As food prices skyrocket and consumers become increasingly anxious about the looming recession, many are cutting back on unnecessary food spending, shifting away from dining out toward less costly food-at-home options and sticking to the essentials.
Quick-service restaurant (QSR) Clean Juice, for one, a USDA-certified organic juice bar chain with about 200 locations across the United States, is feeling the impact, as customers who may otherwise have sprung for a $13 juice begin to trade down to lower-priced alternatives. In an interview with PYMNTS, Landon Eckles, the brand’s co-founder and CEO, laid out the situation.
“Consumers are spending less money out, and so Clean Juice, as a consumer-driven business, we’re going to have fewer guests coming into our store,” Eckles said. “The biggest challenge today is just how do we make sure that we are maintaining our guest count and that, when people do decide to spend money on food outside of their home, they’re coming to Clean Juice?”
In fact, restaurant brands that promise nutritious options are in an interesting position wherein, on the one hand, given their higher price point, they are in a difficult spot as consumers seek value, but on the other hand, consumers’ ongoing prioritization of health and wellness can help mitigate the impact of this trade-down.
Need, Not Want
Eckles noted that consumers have been “switching gears” from viewing products in the health benefits as “something I want” to viewing them as “something I need,” a shift that Clean Juice and other comparable brands can leverage to remain part of consumers’ routines even as they cut back on costly indulgences.
Indeed, PYMNTS research supports that consumers are increasingly focused on purchasing only the basic food items. Findings from the recent “Consumer Inflation Sentiment” study, which draws from a July survey of nearly 3,800 U.S. adults, reveal that 60% of consumers have cut down on nonessential grocery spending due to rising prices and 45% have switched to cheaper grocery merchants. Similarly, 36% of restaurant customers have been going to restaurant prices.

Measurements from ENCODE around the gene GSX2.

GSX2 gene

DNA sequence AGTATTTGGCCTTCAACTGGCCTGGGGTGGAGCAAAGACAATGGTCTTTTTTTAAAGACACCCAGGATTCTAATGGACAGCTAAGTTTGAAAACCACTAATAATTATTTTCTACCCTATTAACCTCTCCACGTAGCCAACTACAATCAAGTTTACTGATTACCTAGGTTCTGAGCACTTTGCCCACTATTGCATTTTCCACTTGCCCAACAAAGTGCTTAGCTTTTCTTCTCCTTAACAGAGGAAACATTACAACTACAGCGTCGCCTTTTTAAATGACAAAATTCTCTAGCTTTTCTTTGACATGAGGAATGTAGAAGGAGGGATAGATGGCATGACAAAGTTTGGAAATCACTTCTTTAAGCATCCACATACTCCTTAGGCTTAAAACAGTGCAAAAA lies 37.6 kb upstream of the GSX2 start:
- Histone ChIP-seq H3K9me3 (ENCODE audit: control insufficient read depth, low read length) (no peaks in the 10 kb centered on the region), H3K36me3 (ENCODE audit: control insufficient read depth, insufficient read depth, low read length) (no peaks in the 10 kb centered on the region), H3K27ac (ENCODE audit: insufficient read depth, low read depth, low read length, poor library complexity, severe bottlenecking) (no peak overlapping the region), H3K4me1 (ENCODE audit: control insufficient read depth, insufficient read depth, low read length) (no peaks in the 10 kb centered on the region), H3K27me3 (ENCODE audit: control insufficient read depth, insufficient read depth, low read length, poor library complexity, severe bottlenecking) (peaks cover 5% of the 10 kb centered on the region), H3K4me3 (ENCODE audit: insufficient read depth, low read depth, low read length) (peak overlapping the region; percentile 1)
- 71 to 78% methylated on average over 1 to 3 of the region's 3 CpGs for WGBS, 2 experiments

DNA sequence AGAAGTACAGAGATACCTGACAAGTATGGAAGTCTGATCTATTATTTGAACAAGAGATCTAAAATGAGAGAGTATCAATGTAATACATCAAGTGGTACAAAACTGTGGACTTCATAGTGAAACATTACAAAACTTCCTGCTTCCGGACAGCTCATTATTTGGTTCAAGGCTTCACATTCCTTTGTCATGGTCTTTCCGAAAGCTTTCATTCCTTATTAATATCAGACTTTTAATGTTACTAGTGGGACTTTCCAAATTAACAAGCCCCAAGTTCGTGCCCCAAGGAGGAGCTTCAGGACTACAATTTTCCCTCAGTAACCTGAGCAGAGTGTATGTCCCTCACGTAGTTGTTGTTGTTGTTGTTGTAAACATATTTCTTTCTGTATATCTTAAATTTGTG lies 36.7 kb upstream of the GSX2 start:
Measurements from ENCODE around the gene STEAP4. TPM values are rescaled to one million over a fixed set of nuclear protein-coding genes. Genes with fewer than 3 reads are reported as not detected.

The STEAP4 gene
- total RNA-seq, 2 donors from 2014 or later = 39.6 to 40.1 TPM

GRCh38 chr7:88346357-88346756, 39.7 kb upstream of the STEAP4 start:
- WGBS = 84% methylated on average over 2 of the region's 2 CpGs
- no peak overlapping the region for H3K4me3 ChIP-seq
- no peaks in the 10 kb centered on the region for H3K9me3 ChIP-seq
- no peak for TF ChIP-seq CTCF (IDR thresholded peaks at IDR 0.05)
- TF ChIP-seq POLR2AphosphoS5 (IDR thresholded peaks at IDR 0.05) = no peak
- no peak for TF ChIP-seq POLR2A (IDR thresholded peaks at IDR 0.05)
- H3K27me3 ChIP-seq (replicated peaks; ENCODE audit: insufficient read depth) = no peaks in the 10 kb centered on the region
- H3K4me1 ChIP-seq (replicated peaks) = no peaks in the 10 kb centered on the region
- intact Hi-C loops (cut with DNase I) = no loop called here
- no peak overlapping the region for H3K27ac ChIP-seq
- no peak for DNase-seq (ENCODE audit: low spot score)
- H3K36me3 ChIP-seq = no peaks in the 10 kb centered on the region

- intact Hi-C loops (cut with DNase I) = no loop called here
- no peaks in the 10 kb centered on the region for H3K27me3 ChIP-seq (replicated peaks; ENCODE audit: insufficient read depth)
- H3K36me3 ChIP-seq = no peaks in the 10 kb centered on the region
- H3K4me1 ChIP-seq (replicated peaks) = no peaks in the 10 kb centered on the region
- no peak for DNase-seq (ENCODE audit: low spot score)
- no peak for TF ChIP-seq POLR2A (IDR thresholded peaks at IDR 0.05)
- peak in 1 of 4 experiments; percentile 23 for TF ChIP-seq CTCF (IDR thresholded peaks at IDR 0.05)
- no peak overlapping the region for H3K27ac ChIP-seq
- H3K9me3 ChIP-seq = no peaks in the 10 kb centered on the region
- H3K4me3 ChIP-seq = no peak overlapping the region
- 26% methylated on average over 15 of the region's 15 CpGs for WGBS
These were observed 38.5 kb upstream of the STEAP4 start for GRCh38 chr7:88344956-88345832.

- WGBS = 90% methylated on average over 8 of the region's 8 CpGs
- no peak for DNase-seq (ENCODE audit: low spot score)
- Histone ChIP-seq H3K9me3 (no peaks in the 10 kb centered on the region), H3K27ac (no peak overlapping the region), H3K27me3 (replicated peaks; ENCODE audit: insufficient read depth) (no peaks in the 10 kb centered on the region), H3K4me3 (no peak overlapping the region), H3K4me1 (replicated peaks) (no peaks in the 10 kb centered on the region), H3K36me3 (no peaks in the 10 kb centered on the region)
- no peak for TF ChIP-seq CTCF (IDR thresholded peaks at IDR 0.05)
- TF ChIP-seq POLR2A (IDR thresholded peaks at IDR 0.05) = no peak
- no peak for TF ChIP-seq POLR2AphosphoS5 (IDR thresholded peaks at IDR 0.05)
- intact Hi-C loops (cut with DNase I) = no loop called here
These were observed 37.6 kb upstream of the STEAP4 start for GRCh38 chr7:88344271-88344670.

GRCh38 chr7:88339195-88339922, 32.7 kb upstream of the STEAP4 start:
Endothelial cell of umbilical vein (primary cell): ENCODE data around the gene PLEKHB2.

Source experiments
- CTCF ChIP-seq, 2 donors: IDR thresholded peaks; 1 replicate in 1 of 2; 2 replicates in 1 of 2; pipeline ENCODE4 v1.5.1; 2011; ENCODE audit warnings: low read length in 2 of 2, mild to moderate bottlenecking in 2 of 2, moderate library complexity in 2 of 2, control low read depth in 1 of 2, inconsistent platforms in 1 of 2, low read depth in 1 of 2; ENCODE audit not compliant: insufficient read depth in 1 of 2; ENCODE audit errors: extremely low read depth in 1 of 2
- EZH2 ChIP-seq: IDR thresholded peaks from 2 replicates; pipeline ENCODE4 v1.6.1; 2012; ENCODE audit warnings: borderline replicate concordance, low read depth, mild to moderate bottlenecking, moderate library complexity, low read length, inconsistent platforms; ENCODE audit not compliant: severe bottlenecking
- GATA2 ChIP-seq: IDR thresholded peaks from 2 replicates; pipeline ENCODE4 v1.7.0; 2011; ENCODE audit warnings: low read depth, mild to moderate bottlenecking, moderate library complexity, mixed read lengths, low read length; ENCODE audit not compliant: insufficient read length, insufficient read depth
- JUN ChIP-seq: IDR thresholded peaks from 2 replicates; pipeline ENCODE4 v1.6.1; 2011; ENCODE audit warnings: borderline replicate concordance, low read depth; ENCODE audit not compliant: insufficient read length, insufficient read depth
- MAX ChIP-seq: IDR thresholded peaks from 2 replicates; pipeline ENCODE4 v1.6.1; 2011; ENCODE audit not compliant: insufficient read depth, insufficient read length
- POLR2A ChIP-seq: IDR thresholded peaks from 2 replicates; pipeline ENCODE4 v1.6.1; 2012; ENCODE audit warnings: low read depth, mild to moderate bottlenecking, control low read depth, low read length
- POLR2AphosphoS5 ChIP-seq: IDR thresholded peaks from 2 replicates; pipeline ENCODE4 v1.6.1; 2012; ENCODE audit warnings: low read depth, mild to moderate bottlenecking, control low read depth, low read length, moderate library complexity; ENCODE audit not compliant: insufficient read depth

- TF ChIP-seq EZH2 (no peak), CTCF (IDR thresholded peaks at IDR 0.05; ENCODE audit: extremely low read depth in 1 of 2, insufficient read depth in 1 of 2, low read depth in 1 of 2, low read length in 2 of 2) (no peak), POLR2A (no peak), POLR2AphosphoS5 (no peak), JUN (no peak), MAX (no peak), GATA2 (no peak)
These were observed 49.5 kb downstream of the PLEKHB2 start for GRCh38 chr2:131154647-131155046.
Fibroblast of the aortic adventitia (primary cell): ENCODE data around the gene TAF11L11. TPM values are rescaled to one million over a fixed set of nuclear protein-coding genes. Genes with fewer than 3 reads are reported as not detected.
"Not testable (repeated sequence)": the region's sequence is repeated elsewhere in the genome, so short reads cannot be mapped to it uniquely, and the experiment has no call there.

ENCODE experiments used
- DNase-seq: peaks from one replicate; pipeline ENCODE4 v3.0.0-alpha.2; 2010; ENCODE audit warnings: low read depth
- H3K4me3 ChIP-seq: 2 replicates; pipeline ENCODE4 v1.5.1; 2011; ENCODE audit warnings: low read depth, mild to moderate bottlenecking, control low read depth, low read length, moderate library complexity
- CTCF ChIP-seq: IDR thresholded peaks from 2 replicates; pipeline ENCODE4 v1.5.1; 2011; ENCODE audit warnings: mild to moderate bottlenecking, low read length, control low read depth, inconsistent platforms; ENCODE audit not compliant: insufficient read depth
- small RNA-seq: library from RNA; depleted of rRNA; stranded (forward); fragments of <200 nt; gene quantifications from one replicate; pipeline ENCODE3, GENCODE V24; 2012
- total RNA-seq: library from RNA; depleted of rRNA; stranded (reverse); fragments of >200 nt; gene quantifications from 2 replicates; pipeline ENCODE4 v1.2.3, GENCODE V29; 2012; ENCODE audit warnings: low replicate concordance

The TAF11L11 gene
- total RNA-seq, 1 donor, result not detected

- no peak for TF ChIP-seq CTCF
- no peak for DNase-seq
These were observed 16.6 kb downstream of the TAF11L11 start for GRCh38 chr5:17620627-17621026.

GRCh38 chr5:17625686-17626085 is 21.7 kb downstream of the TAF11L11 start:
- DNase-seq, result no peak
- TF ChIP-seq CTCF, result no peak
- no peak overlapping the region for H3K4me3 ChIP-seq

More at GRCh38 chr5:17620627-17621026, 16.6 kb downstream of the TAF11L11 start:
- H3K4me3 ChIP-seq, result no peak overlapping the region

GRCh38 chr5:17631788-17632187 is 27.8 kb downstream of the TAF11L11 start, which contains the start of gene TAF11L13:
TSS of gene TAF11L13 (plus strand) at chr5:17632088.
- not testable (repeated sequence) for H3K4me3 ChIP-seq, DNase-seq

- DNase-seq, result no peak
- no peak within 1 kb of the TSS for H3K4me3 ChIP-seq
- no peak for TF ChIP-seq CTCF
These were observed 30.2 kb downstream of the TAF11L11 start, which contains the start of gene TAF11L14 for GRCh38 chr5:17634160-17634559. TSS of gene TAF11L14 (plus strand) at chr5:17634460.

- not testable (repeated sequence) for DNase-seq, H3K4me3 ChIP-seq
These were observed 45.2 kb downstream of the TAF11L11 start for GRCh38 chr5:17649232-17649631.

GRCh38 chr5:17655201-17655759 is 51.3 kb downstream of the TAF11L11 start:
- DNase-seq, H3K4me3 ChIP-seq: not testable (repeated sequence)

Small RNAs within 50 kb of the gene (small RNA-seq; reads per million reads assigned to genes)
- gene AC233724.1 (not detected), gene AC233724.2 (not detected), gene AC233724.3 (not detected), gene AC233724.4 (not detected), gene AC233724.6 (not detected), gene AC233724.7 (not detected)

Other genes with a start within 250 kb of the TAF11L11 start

While a significant share of consumers may see health and wellness purchases as being among the necessities that they cannot remove from their lives, there are many brands competing for these diners’ spending.
“[Consumers] are focused on self-help, they are focused on improving themselves, and I don’t think that’s going anywhere,” Eckles said. “But again, there’s only so much of the pie.”
The New Homebody
In 2021, when consumers were returning to their lives away from home after lockdown, many were excited to return to dining out, and the industry benefitted from a sales surge due to this pent-up demand. Now, however, while contagion concerns may not have much of an impact on most restaurant customers’ behaviors, these inflationary challenges are prompting diners to consider at-home options once again.
In fact, the same Consumer Inflation Sentiment report revealed that 77% of consumers are shifting to eating more at home instead of at restaurants in response to inflation. Eckles noted that, as prices continue to rise, consumers are “probably going to be making that decision to eat out a little less often,” though he maintained that “there’s always going to be a market for QSR.”
One Size Does Not Fit All
One way that the company is keeping consumers coming back is by offering promotions such as buy one, get one (BOGO) deals and other buzz-generating initiatives such as the brand’s “National Smoothie Week” with personalized smoothies and secret menu items.
Research from the March/April edition of PYMNTS’ Digital Divide series, “The Digital Divide: Regional Variations in U.S. Food Ordering Trends and Digital Adoption,” created in collaboration with Paytronix, and drew from a February survey of more than 2,500 U.S. adults, found that 26% of QSR customers consider the availability of promotions or deals when deciding between restaurants.
Additionally, loyalty programs can go a long way toward driving frequency, with nearly a third of consumers using restaurant rewards programs every month, according to data from the same study. Eckles emphasized the importance of making these rewards members feel an individualized connection with the brand.
“[We’re] making it more personalized to the consumer, so they feel like it’s something that they appreciate, and not just what ‘a consumer’ would appreciate,” Eckles said. “I don’t think rewards programs are going anywhere. In fact, I think they’re only going to get better and only more personalized for what the consumer wants themselves.”
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